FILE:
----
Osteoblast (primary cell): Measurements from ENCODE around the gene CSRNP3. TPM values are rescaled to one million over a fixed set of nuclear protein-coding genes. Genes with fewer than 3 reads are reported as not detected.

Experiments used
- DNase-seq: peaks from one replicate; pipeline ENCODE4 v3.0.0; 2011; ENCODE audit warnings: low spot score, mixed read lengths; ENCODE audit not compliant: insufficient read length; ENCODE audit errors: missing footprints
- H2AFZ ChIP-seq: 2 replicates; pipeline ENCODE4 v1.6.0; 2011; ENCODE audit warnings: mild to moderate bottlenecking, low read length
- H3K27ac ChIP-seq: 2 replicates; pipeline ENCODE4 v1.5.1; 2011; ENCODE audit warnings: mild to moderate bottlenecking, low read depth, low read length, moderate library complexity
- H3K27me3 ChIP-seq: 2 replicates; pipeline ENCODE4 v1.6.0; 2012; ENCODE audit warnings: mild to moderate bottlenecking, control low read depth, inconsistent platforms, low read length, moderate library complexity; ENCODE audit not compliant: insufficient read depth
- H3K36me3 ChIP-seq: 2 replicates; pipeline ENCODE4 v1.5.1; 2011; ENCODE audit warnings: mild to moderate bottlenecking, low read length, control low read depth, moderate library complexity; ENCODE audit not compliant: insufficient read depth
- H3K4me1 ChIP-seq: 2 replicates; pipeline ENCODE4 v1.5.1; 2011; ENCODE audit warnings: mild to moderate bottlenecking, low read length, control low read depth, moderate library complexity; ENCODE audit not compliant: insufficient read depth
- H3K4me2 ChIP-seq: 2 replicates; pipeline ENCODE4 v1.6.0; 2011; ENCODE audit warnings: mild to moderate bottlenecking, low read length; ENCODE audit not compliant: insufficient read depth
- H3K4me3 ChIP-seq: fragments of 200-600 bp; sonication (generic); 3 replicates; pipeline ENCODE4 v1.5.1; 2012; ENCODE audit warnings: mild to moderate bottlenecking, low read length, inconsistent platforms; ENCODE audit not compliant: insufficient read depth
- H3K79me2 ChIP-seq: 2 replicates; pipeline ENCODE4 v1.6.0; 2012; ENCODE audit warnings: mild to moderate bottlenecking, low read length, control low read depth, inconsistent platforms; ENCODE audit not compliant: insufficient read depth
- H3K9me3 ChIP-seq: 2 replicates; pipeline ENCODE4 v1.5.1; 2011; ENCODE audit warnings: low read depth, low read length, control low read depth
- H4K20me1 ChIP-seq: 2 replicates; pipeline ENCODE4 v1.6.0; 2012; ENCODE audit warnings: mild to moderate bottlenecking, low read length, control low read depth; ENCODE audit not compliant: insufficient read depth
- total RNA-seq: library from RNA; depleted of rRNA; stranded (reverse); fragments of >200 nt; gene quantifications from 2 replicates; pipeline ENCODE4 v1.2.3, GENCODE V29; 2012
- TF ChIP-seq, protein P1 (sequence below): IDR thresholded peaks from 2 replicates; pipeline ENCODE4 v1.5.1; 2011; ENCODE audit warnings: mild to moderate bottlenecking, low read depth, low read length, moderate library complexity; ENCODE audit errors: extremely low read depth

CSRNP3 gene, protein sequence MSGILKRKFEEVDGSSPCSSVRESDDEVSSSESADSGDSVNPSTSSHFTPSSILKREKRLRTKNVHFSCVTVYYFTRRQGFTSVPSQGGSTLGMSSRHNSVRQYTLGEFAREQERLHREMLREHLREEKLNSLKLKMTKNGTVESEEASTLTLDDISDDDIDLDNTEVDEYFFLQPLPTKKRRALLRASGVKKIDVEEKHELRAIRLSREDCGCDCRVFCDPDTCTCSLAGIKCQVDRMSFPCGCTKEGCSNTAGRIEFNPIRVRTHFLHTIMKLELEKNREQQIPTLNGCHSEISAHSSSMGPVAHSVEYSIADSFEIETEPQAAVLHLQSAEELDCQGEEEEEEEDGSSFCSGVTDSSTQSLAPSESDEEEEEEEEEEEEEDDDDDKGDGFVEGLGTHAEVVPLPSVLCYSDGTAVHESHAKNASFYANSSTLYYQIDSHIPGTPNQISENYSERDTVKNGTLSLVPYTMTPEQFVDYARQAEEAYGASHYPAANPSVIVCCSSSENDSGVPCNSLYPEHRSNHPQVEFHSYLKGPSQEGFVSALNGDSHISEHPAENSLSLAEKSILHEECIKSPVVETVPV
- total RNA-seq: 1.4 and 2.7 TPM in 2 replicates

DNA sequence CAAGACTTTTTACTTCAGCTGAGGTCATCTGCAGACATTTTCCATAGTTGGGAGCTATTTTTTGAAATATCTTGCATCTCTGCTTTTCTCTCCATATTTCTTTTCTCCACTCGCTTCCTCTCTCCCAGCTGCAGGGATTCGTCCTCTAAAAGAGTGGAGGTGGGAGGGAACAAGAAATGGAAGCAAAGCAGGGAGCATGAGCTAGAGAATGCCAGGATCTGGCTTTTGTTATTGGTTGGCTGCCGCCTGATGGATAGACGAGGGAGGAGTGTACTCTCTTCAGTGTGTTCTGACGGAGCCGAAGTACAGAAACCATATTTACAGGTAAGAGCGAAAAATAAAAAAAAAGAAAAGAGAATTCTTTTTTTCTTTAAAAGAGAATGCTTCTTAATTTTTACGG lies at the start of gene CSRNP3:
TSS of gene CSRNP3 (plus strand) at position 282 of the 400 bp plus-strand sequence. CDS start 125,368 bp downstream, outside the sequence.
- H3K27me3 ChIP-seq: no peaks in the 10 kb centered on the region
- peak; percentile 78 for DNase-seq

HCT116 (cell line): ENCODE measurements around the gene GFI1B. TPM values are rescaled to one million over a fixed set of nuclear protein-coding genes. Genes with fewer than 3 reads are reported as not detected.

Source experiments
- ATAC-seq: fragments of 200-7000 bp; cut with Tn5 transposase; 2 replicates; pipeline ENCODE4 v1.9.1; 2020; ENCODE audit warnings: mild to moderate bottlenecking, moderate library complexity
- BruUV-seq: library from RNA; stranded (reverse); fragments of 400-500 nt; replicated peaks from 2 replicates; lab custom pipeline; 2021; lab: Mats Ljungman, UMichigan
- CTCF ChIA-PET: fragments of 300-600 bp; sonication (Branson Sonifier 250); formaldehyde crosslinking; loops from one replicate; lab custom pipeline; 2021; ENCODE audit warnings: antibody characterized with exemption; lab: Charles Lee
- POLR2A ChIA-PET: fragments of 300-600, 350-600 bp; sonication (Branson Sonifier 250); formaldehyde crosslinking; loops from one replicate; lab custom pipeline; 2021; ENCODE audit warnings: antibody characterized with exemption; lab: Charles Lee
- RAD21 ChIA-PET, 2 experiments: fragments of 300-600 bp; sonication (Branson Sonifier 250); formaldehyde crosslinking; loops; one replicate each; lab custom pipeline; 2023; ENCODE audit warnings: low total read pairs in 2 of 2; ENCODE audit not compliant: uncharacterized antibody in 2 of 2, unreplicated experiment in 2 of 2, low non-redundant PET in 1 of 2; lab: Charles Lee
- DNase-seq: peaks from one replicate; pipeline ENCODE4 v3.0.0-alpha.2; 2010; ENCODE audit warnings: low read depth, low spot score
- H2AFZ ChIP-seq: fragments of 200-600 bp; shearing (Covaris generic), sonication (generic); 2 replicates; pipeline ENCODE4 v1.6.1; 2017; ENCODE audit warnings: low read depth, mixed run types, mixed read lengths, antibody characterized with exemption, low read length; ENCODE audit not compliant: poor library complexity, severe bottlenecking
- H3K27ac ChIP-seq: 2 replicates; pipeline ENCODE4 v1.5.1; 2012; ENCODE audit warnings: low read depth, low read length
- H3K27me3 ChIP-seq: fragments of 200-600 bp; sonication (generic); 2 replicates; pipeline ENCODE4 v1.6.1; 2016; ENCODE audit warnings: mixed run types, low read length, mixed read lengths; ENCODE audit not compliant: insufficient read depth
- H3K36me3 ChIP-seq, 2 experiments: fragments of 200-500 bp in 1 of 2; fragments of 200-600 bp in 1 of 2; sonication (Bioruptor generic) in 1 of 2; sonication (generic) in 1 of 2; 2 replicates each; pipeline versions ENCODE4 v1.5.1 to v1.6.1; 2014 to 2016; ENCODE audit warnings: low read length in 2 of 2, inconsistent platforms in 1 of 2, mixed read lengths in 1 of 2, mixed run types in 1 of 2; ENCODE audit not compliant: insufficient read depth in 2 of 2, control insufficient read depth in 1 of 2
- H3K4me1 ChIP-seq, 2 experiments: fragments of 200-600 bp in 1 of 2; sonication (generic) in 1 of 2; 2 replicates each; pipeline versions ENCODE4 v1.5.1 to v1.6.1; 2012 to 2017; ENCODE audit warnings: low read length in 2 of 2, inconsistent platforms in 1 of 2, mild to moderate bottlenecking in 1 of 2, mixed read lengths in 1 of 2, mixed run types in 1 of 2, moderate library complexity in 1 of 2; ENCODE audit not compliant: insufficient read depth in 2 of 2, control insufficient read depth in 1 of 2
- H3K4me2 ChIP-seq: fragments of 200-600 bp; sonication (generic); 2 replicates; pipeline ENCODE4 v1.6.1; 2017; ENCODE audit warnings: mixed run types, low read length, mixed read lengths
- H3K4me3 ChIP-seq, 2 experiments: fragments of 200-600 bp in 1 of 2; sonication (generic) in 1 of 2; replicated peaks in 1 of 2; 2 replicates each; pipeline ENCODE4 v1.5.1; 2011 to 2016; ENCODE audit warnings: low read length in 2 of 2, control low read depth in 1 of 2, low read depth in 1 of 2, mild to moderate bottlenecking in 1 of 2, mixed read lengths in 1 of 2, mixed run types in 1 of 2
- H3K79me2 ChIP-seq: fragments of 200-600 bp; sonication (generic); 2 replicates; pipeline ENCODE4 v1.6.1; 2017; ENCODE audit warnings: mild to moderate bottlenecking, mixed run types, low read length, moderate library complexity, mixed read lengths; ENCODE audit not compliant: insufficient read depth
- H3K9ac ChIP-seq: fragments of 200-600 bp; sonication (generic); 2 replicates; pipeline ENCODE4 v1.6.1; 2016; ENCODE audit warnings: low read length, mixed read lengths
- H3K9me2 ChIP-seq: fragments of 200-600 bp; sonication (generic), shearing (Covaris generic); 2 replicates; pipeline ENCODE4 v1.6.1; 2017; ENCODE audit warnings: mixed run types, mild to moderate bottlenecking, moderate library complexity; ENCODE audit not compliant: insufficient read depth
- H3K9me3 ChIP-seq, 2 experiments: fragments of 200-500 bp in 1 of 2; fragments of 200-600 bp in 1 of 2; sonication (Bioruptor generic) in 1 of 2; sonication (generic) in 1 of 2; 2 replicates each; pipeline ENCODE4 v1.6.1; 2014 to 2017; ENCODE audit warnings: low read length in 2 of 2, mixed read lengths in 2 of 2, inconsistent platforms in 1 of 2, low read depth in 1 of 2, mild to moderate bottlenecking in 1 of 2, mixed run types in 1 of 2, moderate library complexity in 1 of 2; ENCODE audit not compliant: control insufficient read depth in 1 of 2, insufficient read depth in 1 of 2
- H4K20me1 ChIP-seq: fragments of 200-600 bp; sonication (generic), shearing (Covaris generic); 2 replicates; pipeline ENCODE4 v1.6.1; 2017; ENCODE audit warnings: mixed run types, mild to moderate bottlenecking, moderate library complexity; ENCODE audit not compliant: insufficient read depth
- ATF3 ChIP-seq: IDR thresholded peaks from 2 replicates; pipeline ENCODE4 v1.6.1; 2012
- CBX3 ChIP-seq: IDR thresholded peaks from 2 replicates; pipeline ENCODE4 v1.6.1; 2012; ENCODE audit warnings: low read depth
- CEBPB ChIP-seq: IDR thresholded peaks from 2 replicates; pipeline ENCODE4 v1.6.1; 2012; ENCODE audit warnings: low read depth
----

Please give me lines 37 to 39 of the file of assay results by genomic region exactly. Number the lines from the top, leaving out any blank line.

- H3K79me2 ChIP-seq: fragments of 200-600 bp; sonication (generic); 2 replicates; pipeline ENCODE4 v1.6.1; 2017; ENCODE audit warnings: mild to moderate bottlenecking, mixed run types, low read length, moderate library complexity, mixed read lengths; ENCODE audit not compliant: insufficient read depth
- H3K9ac ChIP-seq: fragments of 200-600 bp; sonication (generic); 2 replicates; pipeline ENCODE4 v1.6.1; 2016; ENCODE audit warnings: low read length, mixed read lengths
- H3K9me2 ChIP-seq: fragments of 200-600 bp; sonication (generic), shearing (Covaris generic); 2 replicates; pipeline ENCODE4 v1.6.1; 2017; ENCODE audit warnings: mixed run types, mild to moderate bottlenecking, moderate library complexity; ENCODE audit not compliant: insufficient read depth